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Re: PL support (was: Drop the Copyright Assignment requirement for Emacs

From: Daniel Colascione
Subject: Re: PL support (was: Drop the Copyright Assignment requirement for Emacs)
Date: Sat, 09 May 2020 08:50:45 -0700
User-agent: AquaMail/1.24.0-1585 (build: 102400006)

On May 9, 2020 8:35:25 AM Eli Zaretskii <address@hidden> wrote:

From: João Távora <address@hidden>
Date: Sat, 9 May 2020 16:25:36 +0100
Cc: Eli Zaretskii <address@hidden>, Stefan Monnier <address@hidden>,
emacs-devel <address@hidden>

I think Eli has indicated that LSP support in the core is desirable
at some point

Not only desirable: long overdue.  Emacs must learn to use the latest
technologies of supporting programming languages based on real
parsing, because the time when it could be done with regular
expressions and similar techniques has come and gone.  We cannot
enable significant new IDE-like features if we don't acquire these

Please someone start working on this ASAP.  We sorely need that, just
look at the recent discussions on Reddit that underline these
deficiencies in Emacs.

It's a hard problem. A mode based on a real parser must be fast, incremental, and robust against transient errors that arise in the normal course of editing. We'd also want the ability to parse complex languages (far beyond LALR) and incorporate out-of-band information in order to resolve semantic ambiguities --- e.g. the C++ template problem. On top of all that, the parser would need to be highly malleable to make it easy to adjust to slight differences in dialect as well as deal with multiple languages in a buffer.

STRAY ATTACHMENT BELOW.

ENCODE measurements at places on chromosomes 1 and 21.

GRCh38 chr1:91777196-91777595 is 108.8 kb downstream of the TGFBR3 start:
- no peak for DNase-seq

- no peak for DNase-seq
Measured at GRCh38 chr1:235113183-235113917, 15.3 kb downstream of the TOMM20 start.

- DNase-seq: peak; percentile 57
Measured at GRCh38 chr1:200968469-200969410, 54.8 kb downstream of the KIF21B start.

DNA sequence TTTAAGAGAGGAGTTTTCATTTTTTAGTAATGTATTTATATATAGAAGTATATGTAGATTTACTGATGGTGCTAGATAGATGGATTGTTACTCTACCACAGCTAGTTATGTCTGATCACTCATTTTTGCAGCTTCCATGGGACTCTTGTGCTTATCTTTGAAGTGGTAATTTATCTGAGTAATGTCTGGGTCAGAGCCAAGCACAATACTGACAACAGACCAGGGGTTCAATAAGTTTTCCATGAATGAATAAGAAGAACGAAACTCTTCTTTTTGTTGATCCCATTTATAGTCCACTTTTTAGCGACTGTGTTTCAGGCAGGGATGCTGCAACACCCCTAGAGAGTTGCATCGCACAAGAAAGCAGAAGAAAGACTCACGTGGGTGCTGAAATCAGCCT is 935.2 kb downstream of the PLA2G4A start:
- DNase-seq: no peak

I've given the subject a bit of thought. One line of investigation consisted of doing GLR parses of each buffer, producing parse forests, and disambiguating the parse forests using semantic rules. The nice thing about GLR parsers is that they're closed under composition, so you can build arbitrary multi-modes. But this approach is, well, complicated. I'm not sure whether anyone's done it, even in research. (But I haven't searched the literature lately.) Robustness in the face of errors could be helped by something like http://citeseerx.ist.psu.edu/viewdoc/download?doi=

One nice thing about using formal grammars is that you can analyze and transform them, e.g., using the autobracket transform in the previous paper, or even doing automatic semantic autocompletion.

A much simpler approach I've also had in mind is providing a C-assisted incremental parser combinators facility to Lisp --- something like the venerable pyparsing. Parser combinators make it pretty easy to incorporate error recovery rules, and the C code can use approaches like current syntax-ppss to keep the parse up to date and maintain, cheaply, an AST.

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